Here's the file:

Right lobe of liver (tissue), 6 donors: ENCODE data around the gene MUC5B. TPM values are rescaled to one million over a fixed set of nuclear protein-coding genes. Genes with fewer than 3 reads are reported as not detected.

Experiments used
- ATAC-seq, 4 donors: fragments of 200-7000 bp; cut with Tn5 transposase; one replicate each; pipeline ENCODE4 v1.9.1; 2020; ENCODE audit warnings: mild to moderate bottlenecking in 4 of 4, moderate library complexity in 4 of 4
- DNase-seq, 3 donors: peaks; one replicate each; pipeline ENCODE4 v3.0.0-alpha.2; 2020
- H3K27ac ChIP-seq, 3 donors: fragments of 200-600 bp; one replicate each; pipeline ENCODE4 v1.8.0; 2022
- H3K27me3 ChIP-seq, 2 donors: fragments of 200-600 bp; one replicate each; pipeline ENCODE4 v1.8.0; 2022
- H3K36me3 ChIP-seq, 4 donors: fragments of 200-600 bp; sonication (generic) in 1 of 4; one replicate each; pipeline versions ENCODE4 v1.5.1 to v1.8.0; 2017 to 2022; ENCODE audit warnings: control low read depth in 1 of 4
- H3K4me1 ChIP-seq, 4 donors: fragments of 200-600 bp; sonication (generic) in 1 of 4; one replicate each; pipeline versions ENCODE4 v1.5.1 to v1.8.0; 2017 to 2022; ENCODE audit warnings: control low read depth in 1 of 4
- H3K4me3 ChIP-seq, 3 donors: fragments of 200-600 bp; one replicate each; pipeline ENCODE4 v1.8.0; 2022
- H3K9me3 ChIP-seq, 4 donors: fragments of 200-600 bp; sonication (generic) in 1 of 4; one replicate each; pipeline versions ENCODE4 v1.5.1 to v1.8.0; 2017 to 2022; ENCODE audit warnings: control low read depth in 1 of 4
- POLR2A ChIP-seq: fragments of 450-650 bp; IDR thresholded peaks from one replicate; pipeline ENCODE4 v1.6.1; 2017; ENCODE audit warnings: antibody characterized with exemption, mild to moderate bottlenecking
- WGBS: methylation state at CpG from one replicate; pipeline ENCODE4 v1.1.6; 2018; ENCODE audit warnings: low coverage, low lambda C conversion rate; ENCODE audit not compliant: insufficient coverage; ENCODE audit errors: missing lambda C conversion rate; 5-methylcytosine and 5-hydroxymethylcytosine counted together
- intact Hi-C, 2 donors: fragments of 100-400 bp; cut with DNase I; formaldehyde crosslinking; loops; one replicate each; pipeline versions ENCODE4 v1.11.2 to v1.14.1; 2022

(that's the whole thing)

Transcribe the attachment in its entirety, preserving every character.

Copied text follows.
Right lobe of liver (tissue), 6 donors: ENCODE data around the gene MUC5B. TPM values are rescaled to one million over a fixed set of nuclear protein-coding genes. Genes with fewer than 3 reads are reported as not detected.

Experiments used
- ATAC-seq, 4 donors: fragments of 200-7000 bp; cut with Tn5 transposase; one replicate each; pipeline ENCODE4 v1.9.1; 2020; ENCODE audit warnings: mild to moderate bottlenecking in 4 of 4, moderate library complexity in 4 of 4
- DNase-seq, 3 donors: peaks; one replicate each; pipeline ENCODE4 v3.0.0-alpha.2; 2020
- H3K27ac ChIP-seq, 3 donors: fragments of 200-600 bp; one replicate each; pipeline ENCODE4 v1.8.0; 2022
- H3K27me3 ChIP-seq, 2 donors: fragments of 200-600 bp; one replicate each; pipeline ENCODE4 v1.8.0; 2022
- H3K36me3 ChIP-seq, 4 donors: fragments of 200-600 bp; sonication (generic) in 1 of 4; one replicate each; pipeline versions ENCODE4 v1.5.1 to v1.8.0; 2017 to 2022; ENCODE audit warnings: control low read depth in 1 of 4
- H3K4me1 ChIP-seq, 4 donors: fragments of 200-600 bp; sonication (generic) in 1 of 4; one replicate each; pipeline versions ENCODE4 v1.5.1 to v1.8.0; 2017 to 2022; ENCODE audit warnings: control low read depth in 1 of 4
- H3K4me3 ChIP-seq, 3 donors: fragments of 200-600 bp; one replicate each; pipeline ENCODE4 v1.8.0; 2022
- H3K9me3 ChIP-seq, 4 donors: fragments of 200-600 bp; sonication (generic) in 1 of 4; one replicate each; pipeline versions ENCODE4 v1.5.1 to v1.8.0; 2017 to 2022; ENCODE audit warnings: control low read depth in 1 of 4
- POLR2A ChIP-seq: fragments of 450-650 bp; IDR thresholded peaks from one replicate; pipeline ENCODE4 v1.6.1; 2017; ENCODE audit warnings: antibody characterized with exemption, mild to moderate bottlenecking
- WGBS: methylation state at CpG from one replicate; pipeline ENCODE4 v1.1.6; 2018; ENCODE audit warnings: low coverage, low lambda C conversion rate; ENCODE audit not compliant: insufficient coverage; ENCODE audit errors: missing lambda C conversion rate; 5-methylcytosine and 5-hydroxymethylcytosine counted together
- intact Hi-C, 2 donors: fragments of 100-400 bp; cut with DNase I; formaldehyde crosslinking; loops; one replicate each; pipeline versions ENCODE4 v1.11.2 to v1.14.1; 2022